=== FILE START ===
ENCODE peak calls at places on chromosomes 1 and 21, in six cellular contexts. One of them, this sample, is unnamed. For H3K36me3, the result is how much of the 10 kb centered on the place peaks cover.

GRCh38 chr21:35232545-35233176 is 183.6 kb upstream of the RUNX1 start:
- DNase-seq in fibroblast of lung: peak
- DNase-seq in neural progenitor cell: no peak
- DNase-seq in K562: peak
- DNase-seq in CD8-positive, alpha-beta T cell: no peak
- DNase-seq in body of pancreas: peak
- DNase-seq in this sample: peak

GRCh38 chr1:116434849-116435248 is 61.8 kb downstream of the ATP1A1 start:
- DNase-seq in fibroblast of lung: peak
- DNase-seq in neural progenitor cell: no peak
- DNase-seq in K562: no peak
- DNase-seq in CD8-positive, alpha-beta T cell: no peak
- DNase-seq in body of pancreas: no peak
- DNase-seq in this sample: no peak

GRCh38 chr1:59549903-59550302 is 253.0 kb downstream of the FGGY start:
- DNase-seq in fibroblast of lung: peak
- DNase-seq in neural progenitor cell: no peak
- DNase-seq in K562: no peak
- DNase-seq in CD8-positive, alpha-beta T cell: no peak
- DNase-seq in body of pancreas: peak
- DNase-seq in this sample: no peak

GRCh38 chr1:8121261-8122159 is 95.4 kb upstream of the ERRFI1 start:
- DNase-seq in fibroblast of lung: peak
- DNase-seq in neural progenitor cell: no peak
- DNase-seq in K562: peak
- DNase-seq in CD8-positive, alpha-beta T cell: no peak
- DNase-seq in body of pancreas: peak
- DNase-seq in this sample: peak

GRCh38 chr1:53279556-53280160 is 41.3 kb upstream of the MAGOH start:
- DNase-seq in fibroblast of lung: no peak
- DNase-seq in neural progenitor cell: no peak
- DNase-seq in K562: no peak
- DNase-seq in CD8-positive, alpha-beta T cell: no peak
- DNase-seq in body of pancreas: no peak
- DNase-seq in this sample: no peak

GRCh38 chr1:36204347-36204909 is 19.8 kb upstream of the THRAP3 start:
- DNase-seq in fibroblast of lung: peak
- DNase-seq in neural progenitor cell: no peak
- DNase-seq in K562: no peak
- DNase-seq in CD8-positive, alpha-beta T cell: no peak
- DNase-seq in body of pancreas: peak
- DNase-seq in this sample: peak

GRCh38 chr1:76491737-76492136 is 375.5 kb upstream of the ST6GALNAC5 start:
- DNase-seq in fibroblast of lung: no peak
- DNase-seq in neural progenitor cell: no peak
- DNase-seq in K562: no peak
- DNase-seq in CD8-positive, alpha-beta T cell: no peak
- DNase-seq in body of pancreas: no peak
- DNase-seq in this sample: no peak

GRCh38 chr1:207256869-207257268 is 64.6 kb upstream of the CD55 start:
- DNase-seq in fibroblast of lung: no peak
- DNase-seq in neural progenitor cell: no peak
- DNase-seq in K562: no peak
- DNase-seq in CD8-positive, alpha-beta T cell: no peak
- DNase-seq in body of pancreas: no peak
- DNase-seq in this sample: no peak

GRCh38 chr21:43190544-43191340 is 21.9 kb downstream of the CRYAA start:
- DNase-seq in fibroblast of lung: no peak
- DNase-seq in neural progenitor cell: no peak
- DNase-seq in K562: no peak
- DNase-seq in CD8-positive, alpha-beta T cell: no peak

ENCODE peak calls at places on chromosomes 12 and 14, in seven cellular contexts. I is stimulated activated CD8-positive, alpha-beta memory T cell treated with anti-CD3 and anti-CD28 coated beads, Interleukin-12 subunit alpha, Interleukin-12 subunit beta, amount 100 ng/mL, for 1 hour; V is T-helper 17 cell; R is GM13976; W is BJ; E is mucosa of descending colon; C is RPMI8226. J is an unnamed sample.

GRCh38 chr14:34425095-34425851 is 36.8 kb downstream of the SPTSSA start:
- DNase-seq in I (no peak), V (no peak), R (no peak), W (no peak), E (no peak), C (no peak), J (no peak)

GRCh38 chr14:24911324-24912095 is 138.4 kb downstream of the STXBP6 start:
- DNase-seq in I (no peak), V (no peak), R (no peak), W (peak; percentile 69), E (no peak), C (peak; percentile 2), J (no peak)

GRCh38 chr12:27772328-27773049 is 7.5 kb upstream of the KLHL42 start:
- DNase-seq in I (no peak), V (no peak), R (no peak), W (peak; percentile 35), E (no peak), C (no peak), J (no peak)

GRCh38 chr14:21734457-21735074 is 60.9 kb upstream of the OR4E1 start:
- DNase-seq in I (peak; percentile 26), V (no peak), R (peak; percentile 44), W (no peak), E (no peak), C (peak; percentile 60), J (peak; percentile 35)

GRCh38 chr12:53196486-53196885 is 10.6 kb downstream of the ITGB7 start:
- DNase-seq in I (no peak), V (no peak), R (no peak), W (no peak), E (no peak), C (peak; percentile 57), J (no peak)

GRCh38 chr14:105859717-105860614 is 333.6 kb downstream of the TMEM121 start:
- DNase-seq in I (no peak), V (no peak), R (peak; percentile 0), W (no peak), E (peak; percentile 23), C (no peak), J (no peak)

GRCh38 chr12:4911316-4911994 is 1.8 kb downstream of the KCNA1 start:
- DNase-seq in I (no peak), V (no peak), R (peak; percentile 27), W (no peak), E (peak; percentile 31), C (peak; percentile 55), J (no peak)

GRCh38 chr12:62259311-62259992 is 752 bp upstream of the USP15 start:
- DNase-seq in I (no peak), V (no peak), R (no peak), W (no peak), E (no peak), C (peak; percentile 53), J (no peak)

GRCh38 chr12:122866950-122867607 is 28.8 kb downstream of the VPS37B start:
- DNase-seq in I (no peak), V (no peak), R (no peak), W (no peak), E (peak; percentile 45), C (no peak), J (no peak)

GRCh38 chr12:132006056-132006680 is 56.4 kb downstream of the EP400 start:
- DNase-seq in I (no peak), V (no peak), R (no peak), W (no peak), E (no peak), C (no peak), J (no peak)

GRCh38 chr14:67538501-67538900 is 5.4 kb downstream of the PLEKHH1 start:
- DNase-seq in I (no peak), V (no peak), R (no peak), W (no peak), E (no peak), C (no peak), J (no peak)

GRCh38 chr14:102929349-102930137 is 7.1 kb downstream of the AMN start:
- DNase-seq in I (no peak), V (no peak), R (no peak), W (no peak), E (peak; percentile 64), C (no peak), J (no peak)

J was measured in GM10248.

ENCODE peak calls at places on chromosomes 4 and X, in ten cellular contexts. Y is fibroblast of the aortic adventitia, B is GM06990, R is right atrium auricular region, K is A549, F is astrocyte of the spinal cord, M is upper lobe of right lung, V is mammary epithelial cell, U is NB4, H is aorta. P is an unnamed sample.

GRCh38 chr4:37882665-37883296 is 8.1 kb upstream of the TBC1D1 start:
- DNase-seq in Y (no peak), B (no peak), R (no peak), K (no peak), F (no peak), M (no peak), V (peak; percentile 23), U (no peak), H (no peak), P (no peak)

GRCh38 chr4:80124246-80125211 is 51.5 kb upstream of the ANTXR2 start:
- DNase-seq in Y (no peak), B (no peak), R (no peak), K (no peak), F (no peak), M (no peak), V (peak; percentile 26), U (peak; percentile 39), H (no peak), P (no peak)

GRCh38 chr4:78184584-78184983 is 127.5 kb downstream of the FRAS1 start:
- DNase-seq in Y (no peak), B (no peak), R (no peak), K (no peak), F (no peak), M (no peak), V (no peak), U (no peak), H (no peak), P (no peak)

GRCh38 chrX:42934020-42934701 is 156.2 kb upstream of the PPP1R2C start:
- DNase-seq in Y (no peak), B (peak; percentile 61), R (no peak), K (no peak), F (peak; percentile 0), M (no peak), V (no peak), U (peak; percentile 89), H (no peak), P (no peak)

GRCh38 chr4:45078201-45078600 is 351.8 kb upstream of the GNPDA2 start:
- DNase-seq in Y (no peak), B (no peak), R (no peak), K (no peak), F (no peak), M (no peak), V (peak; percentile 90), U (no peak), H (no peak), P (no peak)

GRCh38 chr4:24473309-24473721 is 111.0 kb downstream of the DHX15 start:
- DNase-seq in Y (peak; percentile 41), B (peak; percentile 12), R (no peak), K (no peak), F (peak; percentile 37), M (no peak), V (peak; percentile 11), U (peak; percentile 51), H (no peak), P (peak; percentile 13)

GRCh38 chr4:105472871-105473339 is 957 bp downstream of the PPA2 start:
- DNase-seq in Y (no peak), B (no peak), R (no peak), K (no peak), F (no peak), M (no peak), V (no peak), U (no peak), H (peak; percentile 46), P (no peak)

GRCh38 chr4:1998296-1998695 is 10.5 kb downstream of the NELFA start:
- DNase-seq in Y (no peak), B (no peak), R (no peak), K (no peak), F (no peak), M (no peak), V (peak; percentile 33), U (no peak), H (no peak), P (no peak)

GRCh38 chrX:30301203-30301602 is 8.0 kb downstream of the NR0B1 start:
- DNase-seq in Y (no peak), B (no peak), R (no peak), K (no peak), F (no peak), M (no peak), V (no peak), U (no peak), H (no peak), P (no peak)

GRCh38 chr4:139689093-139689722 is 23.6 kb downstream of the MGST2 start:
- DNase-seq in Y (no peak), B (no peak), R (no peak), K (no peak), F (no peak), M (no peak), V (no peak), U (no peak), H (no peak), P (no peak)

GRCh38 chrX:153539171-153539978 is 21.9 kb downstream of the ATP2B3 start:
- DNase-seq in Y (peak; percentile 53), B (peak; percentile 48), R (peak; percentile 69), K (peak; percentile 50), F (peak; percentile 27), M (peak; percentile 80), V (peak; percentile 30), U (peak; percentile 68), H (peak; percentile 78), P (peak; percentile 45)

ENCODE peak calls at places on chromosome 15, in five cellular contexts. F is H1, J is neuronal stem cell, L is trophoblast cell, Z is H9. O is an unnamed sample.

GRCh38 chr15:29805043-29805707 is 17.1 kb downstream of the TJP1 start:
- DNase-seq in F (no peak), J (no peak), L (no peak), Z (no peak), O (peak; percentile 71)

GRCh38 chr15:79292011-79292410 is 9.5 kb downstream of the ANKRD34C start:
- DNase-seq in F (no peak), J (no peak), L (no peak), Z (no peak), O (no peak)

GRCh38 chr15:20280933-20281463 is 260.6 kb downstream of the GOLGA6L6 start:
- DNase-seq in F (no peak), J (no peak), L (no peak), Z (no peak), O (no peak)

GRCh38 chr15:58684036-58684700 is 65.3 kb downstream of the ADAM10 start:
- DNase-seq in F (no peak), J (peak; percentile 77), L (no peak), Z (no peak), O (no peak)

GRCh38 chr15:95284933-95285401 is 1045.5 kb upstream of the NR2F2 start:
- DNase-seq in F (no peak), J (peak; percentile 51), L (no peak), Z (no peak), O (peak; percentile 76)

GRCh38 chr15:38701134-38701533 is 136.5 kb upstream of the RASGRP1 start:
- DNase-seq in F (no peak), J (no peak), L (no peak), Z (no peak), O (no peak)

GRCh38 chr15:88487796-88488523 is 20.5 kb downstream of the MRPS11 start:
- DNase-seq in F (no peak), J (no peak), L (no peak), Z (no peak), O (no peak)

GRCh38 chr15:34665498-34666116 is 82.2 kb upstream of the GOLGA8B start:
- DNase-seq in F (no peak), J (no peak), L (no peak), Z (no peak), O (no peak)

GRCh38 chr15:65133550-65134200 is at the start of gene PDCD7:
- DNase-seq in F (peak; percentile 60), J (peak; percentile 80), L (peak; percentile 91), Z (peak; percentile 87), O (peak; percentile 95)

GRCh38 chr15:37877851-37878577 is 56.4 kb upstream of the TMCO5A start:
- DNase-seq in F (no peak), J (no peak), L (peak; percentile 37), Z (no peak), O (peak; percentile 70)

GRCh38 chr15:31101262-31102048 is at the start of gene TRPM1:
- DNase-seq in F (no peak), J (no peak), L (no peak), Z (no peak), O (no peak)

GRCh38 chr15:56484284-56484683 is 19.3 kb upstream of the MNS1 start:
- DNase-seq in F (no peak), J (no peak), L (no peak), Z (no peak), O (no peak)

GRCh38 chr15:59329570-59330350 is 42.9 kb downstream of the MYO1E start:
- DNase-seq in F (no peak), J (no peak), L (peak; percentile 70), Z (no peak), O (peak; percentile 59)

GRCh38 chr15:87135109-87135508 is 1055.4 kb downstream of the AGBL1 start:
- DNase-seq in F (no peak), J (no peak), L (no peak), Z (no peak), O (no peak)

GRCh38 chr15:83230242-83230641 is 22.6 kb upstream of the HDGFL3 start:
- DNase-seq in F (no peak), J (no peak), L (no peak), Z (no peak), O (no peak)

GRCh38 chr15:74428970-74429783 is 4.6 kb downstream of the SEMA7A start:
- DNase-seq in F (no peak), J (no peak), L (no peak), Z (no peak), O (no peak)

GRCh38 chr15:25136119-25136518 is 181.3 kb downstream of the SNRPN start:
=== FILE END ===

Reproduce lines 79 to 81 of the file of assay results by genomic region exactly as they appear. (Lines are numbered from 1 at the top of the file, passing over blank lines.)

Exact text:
- DNase-seq in I (no peak), V (no peak), R (no peak), W (no peak), E (no peak), C (peak; percentile 53), J (no peak)

GRCh38 chr12:122866950-122867607 is 28.8 kb downstream of the VPS37B start:
- DNase-seq in I (no peak), V (no peak), R (no peak), W (no peak), E (peak; percentile 45), C (no peak), J (no peak)